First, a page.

Each year in the month of September, Arkansas Baptist churches focus on Arkansas missions by giving a portion of their tithe to the Dixie Jackson offering, which the ABSC oversees and uses to fund Arkansas missions efforts. This year’s theme – Undaunted! – comes from the 2013 Dixie Jackson theme verses Numbers 13:30 and 14:5-9. The need to be “undaunted” in reaching Arkansas with the good news of Christ is the focus of this year’s offering.

The Arkansas missions offering is named after Dixie Jackson, the leader of the Arkansas Woman’s Missionary Union (WMU) for 15 years during the 1910s and 1920s.

Jackson was diligent in training WMU leadership, speaking in churches on behalf of missions and establishing an annual season of prayer for state missions. In 1928, Arkansas WMU asked that an offering be taken for state missions. Jackson became ill and died in 1929. In honor of her service, the state offering was named “The Dixie Jackson Offering for State Missions” in 1935. The first offering was approximately $1,000, and today the goal has grown to $1.45 million.

“This year I hope people have an awareness of what Dixie Jackson does. So many times we are not aware of what goes on,” said Robby Tingle, ABSC team leader for the missions ministries team.

The Dixie Jackson offering funds many ministries in Arkansas. One of the ministries the offering funds is new church plants – church plants like New Day Fellowship in Eureka Springs, which has seen their church grow from a dozen people to nearly 100 people in attendance one recent Sunday morning.

“All the church planting that goes on in the state, Dixie Jackson plays a significant role in funding the church plants,” said Tingle.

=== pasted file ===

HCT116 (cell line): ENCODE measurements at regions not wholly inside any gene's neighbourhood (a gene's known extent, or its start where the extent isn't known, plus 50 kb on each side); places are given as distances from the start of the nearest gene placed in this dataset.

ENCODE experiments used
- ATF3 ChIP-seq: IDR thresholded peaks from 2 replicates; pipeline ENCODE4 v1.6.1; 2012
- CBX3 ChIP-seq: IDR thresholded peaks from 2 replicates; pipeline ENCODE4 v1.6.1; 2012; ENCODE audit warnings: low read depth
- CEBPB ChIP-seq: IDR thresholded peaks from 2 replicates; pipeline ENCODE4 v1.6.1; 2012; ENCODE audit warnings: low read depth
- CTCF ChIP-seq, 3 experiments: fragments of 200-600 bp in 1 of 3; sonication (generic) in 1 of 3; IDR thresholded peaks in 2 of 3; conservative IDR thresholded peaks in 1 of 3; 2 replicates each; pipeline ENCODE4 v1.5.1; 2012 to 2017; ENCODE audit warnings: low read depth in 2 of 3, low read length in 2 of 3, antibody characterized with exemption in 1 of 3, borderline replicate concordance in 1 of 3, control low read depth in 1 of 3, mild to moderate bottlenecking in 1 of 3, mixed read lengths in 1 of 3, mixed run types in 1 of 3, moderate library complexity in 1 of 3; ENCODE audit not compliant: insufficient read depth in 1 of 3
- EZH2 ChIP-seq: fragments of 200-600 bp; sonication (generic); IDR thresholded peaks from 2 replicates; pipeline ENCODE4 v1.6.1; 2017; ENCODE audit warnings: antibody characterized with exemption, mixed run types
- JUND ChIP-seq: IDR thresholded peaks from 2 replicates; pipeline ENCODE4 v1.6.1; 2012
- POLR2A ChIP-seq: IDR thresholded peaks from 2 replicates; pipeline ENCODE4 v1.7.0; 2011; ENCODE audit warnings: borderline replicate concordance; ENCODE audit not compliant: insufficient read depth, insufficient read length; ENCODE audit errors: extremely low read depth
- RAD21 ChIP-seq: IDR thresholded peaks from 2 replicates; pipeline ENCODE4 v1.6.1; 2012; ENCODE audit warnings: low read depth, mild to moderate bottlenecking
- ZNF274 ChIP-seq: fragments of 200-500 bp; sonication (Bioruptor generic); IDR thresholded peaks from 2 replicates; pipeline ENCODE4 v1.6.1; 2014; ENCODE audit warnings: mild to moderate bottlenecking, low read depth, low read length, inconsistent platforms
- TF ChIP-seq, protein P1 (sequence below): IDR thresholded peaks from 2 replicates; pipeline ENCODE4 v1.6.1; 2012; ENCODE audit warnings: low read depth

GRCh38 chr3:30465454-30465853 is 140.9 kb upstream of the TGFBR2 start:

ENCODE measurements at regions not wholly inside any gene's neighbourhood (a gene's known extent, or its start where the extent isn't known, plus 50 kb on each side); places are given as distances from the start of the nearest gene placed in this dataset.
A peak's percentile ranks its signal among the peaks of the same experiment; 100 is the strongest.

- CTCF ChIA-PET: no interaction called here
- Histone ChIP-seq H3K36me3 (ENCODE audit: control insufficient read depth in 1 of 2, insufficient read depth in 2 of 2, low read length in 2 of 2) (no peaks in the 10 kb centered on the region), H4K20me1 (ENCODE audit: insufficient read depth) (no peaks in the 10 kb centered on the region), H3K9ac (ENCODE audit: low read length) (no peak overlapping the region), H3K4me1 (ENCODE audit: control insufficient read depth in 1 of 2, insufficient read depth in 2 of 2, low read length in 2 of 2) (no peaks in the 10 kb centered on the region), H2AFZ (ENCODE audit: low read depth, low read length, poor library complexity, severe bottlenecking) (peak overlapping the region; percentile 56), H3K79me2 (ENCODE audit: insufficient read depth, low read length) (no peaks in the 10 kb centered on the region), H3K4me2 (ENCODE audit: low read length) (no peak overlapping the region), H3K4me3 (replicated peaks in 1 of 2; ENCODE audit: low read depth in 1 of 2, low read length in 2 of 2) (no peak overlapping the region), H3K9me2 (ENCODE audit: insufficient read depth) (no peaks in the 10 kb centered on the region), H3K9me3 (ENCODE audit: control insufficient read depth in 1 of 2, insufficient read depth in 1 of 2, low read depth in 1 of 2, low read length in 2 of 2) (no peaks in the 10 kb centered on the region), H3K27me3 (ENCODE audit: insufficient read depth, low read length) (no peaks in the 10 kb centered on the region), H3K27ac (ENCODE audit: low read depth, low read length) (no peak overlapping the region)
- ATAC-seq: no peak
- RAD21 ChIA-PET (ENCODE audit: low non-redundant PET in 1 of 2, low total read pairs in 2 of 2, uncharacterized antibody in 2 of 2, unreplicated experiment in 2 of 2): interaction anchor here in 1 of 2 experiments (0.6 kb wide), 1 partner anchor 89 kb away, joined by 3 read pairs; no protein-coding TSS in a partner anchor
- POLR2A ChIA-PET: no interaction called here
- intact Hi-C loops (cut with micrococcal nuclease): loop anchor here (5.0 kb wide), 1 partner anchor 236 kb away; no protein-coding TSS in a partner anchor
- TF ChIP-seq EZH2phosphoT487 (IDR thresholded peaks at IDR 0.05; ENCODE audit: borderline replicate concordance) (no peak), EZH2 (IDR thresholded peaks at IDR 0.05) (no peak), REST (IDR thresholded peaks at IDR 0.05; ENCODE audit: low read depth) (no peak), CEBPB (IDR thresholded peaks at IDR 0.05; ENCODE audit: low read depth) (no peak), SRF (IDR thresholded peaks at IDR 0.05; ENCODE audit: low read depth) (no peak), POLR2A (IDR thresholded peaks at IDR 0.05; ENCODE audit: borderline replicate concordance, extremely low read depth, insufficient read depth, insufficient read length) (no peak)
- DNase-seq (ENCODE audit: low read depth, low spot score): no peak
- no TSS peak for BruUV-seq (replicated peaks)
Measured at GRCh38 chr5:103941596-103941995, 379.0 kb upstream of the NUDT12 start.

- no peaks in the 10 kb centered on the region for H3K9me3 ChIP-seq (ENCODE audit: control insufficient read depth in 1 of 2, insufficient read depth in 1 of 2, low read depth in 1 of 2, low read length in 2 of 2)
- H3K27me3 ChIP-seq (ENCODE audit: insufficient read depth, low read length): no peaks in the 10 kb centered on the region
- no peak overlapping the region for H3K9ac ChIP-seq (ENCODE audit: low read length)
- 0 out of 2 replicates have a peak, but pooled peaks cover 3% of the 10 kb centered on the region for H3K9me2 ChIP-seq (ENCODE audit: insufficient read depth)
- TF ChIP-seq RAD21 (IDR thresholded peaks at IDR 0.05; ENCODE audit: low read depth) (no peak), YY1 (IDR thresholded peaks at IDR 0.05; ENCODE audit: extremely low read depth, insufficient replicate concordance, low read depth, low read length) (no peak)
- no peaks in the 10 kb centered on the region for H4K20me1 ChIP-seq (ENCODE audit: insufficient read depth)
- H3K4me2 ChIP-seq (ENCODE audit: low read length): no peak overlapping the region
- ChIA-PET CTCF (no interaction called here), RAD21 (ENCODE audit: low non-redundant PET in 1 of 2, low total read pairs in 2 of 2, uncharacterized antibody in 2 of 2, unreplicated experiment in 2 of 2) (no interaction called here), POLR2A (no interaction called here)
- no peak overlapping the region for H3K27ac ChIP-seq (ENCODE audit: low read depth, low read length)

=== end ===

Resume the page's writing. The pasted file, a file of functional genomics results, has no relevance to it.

So far this year, 17 new churches have been planted thanks to Arkansas Baptists giving to the Dixie Jackson offering.

Another one of the areas that has seen growth this past year is the multihousing ministry. Breck Freeman, church and community ministry strategist for the ABSC missions ministries team, said multihousing is defined as people who live in apartments, trailer parks and retirement centers.

Nearly 150 church leaders from around the state attended a recent multihousing conference hosted by the ABSC to find out how their churches can reach people who live in these types of housing units.

“Statistics show us that 57 percent of Americans live in multihousing, and 95 percent of these people living in multihousing are without Christ. Everything we do to help churches reach multihousing is funded by Dixie Jackson,” said Freeman.

Some of the other ministry areas that the Dixie Jackson offering supports include disaster relief, chaplaincy, addiction recovery, inclusion ministry and community ministries.

“It is our hope that churches will realize that Dixie Jackson will play a key role in helping us as a cooperative convention of churches impact lostness in our state,” Tingle said.

He encourages Arkansas Baptists to work together in order to make the greatest impact on Arkansas missions.

“Whether it’s a dollar or a thousand dollars, we all collectively get to be a part of missions in our state when we give to Dixie Jackson,” Tingle said. “We do more together than we can do on our own.”

The suggested dates for churches to participate in the Dixie Jackson Arkansas Missions Offering this year are Sept. 15-22. For more information, visit www.absc.org/dixiejackson.

Matt Ramsey is director of communications for the Arkansas Baptist State Convention.